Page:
My ‘Slow Down’ Happiness Project theme for March has made me more mindful of the relationship between time and happiness. I’ve realised it’s not about getting the wish everyone has for more time granted, but about changing how we think about our time. One of my commandments for this year of my Happiness Project is “You are in control”; I am in control of my time and I can slow down if I want/need to.
Learning more about yoga through my yoga teacher training also makes me consider time a lot. Yoga, meditation and mindfulness practice is about being present. Not looking to the future or back to the past, but being in the here and now. Recently, reading Gretchen Rubin’s book Happier at Home I realised there’s a bit of a paradox in this mindful, in the moment living.
Gretchen Rubin’s now is now revelation
In Happier at Home Gretchen writes about a revelation that occurred to her during this second (home focused) happiness project. The ending to Laura Ingalls Wilder’s Little House in the Big Woods illuminated the phrase ‘now is now’ to Gretchen. A phrase she felt she’d been haunted by her whole life.
Time can often haunt us with its presence; whether we’re haunted by memories, worries about the future, or an acute awareness that life is happening now.
Gretchen realised that ‘now is now’ and if she wanted to take her children to the carousel in Central Park she should do it now. Because later always remains later, and suddenly you realise your children are too old to go to the carousel and you missed that opportunity.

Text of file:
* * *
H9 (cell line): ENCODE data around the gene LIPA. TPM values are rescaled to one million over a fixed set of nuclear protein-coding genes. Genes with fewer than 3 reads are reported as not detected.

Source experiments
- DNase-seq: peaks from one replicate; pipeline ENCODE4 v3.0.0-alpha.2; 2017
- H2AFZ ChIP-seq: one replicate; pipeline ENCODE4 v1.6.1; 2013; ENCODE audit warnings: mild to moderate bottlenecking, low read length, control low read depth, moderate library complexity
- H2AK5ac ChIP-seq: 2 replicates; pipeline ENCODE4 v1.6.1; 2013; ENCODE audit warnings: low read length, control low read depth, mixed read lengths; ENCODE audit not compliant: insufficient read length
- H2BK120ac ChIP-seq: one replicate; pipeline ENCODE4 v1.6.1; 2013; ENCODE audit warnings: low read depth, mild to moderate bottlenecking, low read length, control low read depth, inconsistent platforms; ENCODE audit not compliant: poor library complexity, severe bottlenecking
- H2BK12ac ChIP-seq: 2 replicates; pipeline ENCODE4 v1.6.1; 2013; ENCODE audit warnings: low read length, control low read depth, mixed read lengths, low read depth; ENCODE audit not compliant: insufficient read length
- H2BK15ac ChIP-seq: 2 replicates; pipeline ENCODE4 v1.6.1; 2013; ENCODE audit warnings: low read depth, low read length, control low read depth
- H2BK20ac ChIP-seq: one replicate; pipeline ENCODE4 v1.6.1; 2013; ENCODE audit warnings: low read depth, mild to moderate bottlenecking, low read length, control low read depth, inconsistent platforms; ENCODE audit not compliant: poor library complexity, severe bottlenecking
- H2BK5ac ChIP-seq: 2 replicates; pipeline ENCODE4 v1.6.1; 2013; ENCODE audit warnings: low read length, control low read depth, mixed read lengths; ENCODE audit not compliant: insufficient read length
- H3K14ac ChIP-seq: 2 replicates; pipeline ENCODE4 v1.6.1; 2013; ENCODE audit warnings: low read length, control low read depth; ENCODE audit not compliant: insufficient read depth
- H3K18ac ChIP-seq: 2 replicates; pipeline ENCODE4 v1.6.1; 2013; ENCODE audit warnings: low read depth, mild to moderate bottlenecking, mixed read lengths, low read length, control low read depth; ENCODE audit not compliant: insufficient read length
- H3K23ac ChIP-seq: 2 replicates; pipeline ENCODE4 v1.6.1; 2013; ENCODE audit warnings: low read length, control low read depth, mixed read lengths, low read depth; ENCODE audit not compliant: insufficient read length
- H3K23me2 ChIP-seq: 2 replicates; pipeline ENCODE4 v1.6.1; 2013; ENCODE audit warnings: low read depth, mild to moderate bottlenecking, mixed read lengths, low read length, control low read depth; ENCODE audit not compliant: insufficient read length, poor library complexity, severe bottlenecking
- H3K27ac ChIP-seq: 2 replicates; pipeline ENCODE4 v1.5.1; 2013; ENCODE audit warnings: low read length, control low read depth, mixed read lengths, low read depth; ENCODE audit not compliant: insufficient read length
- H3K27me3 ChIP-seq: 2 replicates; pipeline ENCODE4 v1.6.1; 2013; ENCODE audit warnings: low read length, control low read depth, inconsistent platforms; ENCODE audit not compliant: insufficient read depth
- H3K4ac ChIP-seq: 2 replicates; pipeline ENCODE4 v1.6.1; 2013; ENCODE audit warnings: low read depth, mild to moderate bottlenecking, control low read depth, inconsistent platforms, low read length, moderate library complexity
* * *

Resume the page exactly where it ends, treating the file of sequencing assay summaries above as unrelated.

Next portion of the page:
Happiness is intrinsically linked to an awareness of time
In The Happiness Project, as well, Gretchen realises “the days are long, but the years are short”. This realisation about the nature of time, and how it can feel both long and ridiculously short at the same time helps Gretchen along her path to happiness.
I definitely feel that an awareness of how time is passing, and how we are reacting to that, can help us on the path to happiness. If we’re aware, and take the time to be present and enjoy the moment, then we can really be in and enjoy the time we have. No point living in the past, or always looking to the future. Now is now and later may never come
The paradox of presence
What I realised, though, when thinking about ‘now is now’ is this way of thinking can actually make you feel you have to do everything now. Being present, and aware that this moment now might be all we have, can add to a feeling of anxiety and needing to be busy all the time. Although presence and in the moment living is associated with mindfulness and slowing down, I think we need to be careful about how we are applying these tools in our lives.
Awareness, balance and presence
Again I return to the theme of balance which seems to be the essence of everything in our lives. ‘Now is now’ is a great philosophy to have, but it needs to be balanced with an awareness of ourselves in that moment. Balanced with a practice of presence, and mindfulness. To know if we’re putting too much on our plates by feeling we have to do everything right now.
We might feel like we’re practising presence by living in the moment and seizing each opportunity that comes our way. This can, however, easily lead to burnout. We should consider that ‘now is now’ but also have an awareness of how we are right now. Will squeezing that trip in make you feel happier and more fulfilled? Or, will it leave you stressed out and tired?
This paradox exists in my own commandments
Writing this I’ve realised two of my Happiness Project commandments display this paradox.
“Do it now”
“You are in control (of your schedule; your time; your actions”
Clearly it’s just something to be aware of and, as always, to keep balanced.
What do you think about this? Let me know in the comments below.